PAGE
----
But do I have to develop a plan for every single waste type we produce?
Yes, every waste type you normally produce should be mentioned in the plan. You should also have general procedures for waste management and hazard control and an accident contingency plan for releases, generation of unusual waste, and upswings in waste production. You should mention your commitment to safety and responsibility. Words matter and writing this stuff down can influence employees in your organization.
But we don’t treat waste here. We have a company take it away and dispose of it.
Yes, but you still create waste and still have it at your facility for some period of time. You need to show you have thought about what you do with it while you have it.
Having a reputable service provider take away your waste on a regular basis is a good management practice It shows good faith and that you are not disregarding the risks waste pose to humans and the environment.
Having a contract with a waste management company does not absolve you of all responsibility.
We already have a safety plan.
Good, but you still need a waste management plan. We are not trying to overburden you with paperwork, and the waste management plan does not need to be long or complicated. (The length and complexity will depend on your operations and what kind and quantity of waste you produce.) A safety plan fits in with the waste management plan but they are not the same.
What law says we need a plan?
None. A permit issued by a regulatory authority may require a plan. Even if you don’t have a special permit or have not been instructed by a government agency to develop one, you want to have one to limit your legal liability, show that you are aware and have thought about risks, and take your responsibility as a steward of waste management seriously.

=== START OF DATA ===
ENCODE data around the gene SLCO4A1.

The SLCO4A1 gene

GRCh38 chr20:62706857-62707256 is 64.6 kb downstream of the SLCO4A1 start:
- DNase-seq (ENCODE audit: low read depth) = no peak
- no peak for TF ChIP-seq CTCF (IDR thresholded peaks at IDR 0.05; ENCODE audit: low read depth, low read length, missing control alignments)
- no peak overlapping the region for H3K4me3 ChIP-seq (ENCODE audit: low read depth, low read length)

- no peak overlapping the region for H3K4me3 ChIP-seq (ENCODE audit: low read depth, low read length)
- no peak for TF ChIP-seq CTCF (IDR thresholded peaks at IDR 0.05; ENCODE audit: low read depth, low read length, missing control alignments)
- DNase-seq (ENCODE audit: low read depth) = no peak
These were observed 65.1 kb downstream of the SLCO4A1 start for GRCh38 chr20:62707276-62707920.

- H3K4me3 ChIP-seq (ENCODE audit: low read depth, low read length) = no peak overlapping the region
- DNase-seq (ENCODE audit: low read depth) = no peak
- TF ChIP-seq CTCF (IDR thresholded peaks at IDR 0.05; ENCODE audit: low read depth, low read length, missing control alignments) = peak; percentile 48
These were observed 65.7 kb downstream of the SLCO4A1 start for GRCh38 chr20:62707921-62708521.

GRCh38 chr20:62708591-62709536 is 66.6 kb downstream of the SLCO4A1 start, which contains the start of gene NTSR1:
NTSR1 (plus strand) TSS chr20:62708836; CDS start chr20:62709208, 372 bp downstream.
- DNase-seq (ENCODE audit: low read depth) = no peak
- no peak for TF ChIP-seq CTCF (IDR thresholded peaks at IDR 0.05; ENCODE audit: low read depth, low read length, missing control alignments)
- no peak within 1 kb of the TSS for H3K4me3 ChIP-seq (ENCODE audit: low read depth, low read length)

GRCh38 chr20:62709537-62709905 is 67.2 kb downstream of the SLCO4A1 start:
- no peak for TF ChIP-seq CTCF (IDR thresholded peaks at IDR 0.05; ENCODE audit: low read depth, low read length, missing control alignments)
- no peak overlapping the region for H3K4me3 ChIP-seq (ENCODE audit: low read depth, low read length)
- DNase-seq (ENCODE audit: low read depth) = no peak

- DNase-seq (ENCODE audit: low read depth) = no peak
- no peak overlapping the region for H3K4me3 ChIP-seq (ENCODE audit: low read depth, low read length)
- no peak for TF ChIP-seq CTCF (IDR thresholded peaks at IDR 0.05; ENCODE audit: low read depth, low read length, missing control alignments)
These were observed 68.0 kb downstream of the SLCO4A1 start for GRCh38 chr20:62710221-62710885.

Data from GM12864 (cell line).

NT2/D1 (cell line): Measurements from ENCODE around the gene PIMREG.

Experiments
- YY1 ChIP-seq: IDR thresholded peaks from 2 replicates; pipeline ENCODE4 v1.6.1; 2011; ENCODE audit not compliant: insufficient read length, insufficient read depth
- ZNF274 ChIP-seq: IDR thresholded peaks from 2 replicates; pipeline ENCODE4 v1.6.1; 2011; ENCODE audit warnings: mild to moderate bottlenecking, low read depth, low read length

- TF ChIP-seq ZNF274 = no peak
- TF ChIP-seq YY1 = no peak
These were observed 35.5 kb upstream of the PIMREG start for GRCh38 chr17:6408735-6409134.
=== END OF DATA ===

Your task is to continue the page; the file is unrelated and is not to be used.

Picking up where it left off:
Who signs off on the plan?
Again, this depends on the size and structure of your organization. In a very small organization, only the owner may need to approve it. In a large hospital you may want approval from the environmental officer, safety officer, facilities manager, and general manager.
Who gets a copy?
Your local fire and police departments probably don’t want the plan - they have enough paperwork. But you can offer it to them. Your county waste management authority (if there is one) might want a copy.
Some organizations may have the policy of letting members of the general public view the plan upon request.
Any medical activities - indeed any human activities - are going to generate waste. Part of the waste management plan should include ways to avoid producing waste in the first place. This starts with purchasing. Trying to not purchase things you don’t need. Consider buying in bulk for packaging efficiency - generally speaking larger batches come with less packaging per unit of product than smaller batches. Centralizing purchasing and inventory rather than letting each department order their own supplies can help with this effort. Also, regular practices of using all the material in a container - rather than throwing out containers with some materials left - and using the oldest batch in inventory to minimize the chances of product expiration - can help.
Related: Waste Assessments